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Unveiling a role for alternative splicing in plant responses to abiotic stress

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Seminar
4 June 2013, 11am: Free
at the James Hutton Institute, Dundee DD2 5DA
for scientists, researchers and other interested parties
Paula Duque

Dr Paula Duque of the Plant Molecular Biology group at the Instituto Gulbenkian de Ciência, Oeiras in Portugal will deliver a seminar entitled "Unveiling a role for alternative splicing in plant responses to abiotic stress" at the James Hutton Institute in Dundee on 4 June 2013. It will be broadcast live to the Aberdeen site.

Abstract

During the last decade, alternative splicing, which produces multiple transcripts and potentially different protein isoforms from the same gene, has emerged as a key mechanism for generating functional complexity. The prevalence of alternative splicing in many genomes suggests that this mechanism plays crucial roles in biological processes, as is emphasised by the fact that its misregulation can lead to many human diseases such as cancer or Alzheimer’s.

Although over 60% of the intron-containing Arabidopsis thaliana genes are currently estimated to undergo alternative splicing, information on the physiological relevance of this key post transcriptional regulatory mechanism in plants is surprisingly scarce. Our work is providing functional evidence corroborating a central role for alternative splicing in plant responses to environmental stress.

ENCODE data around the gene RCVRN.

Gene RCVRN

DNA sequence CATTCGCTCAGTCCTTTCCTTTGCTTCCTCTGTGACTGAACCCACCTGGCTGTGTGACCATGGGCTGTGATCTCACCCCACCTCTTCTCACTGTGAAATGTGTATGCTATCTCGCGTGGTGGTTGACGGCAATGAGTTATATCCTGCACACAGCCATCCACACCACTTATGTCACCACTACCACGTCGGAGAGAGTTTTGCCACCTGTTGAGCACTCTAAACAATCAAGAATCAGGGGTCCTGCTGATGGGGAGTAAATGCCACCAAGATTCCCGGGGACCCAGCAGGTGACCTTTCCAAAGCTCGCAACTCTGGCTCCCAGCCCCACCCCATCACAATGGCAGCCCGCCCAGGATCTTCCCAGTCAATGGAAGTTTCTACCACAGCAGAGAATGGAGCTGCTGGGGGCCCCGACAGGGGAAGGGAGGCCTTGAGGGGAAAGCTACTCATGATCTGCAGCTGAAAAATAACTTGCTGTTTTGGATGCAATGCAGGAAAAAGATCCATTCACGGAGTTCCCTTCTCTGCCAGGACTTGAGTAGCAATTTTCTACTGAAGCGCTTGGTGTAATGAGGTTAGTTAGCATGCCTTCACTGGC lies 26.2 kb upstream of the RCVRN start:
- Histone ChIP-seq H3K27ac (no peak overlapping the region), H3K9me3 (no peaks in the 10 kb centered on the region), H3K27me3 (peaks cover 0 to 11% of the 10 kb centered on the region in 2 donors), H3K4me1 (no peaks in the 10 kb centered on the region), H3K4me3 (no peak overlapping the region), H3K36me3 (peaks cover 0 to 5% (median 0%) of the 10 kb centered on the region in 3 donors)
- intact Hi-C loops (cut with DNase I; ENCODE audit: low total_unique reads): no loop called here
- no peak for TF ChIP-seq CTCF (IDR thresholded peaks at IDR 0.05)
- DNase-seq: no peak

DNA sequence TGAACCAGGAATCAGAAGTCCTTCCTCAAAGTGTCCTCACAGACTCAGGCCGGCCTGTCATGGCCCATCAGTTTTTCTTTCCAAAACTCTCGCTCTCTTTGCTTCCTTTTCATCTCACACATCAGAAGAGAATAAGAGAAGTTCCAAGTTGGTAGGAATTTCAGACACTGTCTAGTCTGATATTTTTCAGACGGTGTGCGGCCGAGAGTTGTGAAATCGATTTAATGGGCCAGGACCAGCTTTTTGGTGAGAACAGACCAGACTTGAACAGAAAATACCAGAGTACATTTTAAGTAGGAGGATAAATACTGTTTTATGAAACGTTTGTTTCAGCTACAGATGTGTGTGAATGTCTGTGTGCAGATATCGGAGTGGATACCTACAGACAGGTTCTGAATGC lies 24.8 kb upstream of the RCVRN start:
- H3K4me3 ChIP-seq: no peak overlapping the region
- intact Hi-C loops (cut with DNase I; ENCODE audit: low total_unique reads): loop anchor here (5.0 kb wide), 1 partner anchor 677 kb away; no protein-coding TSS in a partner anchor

Using reverse genetics, we have shown that conserved major regulators of alternative splicing, SR proteins, control plant resistance to high salinity and drought or to metabolic fluctuations during early Arabidopsis development by downregulating abiotic stress signalling via the abscisic acid (ABA) pathway. The identification of the endogenous transcripts targeted by these splicing factors to confer plant stress tolerance is underway.

Biography

Paula was a postdoc in the labs of Nam-Hai Chua and Magda Konarska at the Rockefeller University, New York, followed by a year as Assistant Professor at Queens College, City University of New York. She then took up her present position as Group Leader at the Instituto Gulbenkian de Ciência, Oeiras, Portugal.

Paula’s research group uses Arabidopsis as a model system and molecular/cell biology tools to investigate how plants respond to environmental cues. Her major line of work is addressing the biological significance of alternative splicing (AS) and is providing functional evidence linking AS to plant abiotic stress responses. Another ongoing project in her lab is uncovering crucial roles for membrane transporters of the Major Facilitator Superfamily (MFS) in plant responses to different environmental challenges, such as phosphate starvation.

The seminar is being hosted by Dr Craig Simpson.

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The James Hutton Research Institute is the result of the merger in April 2011 of MLURI and SCRI. This merger formed a new powerhouse for research into food, land use, and climate change.